• 2:15 MIN READ

Sustainable Design & Employee Wellbeing: What's the Connection?

Workspaces are ever-evolving - and are doing so at a constant pace. In the recent couple of decades, we've moved from restrictive confining cubicles to open work setting plans that embraced variety, fun and multiple types of working.

However, in recent years, there's been a push toward sustainability. But what does this mean - and more specifically, what does this mean for you and your employees?

Sustainability is doing the right thing and doing it rightly.

To be sustainable is to be sensitive and responsible - consciously - to be natural. Simply put, it means placing people and environment first. A better definition of sustainable design is 'the approach to design anything that addresses the environment, economical and social impacts in the short and long run.

What does a sustainably designed office space look like?

A common misconception is that sustainable design compromises on aesthetics, and on the diametrically opposite end, another myth is that it is an expensive undertaking. However, green office space is designed to improve sensorial and tactile quality of the space, maximise efficiency and performance and to reduce the carbon footprint on local and global scales.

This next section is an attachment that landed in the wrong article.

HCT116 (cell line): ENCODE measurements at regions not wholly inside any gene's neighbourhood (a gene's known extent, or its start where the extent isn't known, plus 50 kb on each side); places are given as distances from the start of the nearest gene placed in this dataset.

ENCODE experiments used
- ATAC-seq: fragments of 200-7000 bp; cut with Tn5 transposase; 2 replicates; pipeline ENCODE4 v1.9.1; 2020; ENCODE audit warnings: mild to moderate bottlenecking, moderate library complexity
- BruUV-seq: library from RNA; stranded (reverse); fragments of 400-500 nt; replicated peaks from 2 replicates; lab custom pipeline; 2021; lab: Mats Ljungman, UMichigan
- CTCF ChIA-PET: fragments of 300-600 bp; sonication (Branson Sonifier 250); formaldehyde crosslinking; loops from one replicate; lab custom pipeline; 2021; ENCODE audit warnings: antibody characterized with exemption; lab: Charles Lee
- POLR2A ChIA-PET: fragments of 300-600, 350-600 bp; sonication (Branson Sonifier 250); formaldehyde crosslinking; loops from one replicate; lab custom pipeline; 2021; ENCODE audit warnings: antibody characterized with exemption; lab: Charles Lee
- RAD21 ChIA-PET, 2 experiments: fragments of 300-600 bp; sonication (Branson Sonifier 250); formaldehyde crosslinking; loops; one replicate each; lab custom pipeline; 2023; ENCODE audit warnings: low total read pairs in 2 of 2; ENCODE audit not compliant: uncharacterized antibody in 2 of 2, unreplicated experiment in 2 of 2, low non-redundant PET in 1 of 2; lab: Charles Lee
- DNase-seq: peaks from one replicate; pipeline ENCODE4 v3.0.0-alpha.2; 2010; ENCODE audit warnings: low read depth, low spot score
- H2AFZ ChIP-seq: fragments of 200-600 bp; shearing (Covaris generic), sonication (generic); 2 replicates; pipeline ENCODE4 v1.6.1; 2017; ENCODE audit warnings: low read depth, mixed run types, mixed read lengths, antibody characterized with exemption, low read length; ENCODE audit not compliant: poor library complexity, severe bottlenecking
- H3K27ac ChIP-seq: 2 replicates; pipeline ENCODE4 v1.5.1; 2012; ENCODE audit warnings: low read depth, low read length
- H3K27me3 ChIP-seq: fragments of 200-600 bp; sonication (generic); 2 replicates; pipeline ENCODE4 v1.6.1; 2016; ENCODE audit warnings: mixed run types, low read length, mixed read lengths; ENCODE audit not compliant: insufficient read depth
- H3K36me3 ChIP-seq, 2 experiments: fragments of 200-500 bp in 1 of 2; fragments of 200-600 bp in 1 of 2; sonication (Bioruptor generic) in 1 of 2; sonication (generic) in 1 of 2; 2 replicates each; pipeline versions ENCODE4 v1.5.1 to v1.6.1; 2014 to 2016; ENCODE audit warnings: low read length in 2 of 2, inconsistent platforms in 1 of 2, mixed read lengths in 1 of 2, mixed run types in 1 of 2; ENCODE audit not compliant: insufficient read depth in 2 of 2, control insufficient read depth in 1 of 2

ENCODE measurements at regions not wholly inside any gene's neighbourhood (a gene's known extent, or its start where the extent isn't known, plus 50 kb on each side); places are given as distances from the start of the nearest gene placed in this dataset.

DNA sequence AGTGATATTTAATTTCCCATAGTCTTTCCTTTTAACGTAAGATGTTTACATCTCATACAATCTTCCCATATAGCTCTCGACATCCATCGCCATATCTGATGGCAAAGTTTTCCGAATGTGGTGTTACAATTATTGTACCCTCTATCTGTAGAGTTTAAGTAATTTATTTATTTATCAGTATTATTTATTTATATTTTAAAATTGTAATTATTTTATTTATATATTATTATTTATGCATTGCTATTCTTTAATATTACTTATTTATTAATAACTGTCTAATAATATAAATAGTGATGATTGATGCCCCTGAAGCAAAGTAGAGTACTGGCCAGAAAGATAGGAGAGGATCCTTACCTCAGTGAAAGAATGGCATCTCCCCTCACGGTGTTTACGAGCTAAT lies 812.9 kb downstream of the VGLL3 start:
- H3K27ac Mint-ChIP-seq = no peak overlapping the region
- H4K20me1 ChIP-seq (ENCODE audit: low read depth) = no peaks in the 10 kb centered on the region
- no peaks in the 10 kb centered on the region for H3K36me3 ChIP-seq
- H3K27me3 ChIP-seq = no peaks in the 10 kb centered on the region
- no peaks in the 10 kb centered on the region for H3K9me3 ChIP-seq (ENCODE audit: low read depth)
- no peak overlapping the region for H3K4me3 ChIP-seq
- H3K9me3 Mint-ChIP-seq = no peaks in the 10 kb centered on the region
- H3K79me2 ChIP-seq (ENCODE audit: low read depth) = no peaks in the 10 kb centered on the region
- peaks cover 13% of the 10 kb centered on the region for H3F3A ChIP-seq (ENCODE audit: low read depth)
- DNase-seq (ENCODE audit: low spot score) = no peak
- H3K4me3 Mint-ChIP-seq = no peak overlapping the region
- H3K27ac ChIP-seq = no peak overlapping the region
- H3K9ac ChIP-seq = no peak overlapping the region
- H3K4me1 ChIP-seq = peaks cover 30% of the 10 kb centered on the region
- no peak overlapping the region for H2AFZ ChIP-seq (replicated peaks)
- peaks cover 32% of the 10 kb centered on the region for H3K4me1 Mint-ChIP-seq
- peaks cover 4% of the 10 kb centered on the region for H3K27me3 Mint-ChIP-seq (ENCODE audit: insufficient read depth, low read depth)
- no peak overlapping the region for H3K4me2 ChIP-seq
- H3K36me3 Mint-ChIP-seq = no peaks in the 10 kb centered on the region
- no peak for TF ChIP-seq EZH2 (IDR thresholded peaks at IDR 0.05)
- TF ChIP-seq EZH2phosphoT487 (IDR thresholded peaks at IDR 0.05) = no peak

This could mean any number of things:

  • Smart design principles that ensure harnessing and utilisation of natural elements in order to optimise light and ventilation.
  • Use of technology for everything starting from access control and leading up to geo-fencing and facility management.
  • Using green power and non-toxic materials in the construction of the office space and the office itself.
  • Replacing energy-guzzling fluorescent lighting with circadian lighting.
  • Repurposing or upcycling furniture and/or choosing furniture and accessories that are made responsibly.
  • Plants and living walls around the office don't just add to the aesthetics - they also improve air quality.
  • What's in it for the end-users?

    Better efficiency, better health, better job satisfaction and most importantly, a happy space. Studies show that a little connection with nature every day is great for mental health and improves wellness and productivity.

    Waste reduction/recycling practices such as replacing single-use cups with washable/reusable cups helps a long way in reducing the waste footprint. Demonstrating organisational value in going green by encouraging their people to carpool or to switch from fuel-guzzling vehicles to bicycles, smart bikes or public transport is something that most potential employees look for.

    In the bargain, practices like this also sensitise them to be more aware of things they can change in their own lives to be more earth-friendly.

    The idea ...

    When it's done right, a green office is fresh, healthy, happy, improves efficiency, reduces expenses in the long run, and looks great. And knowing you are doing your bit for the planet will certainly put a pep in your step.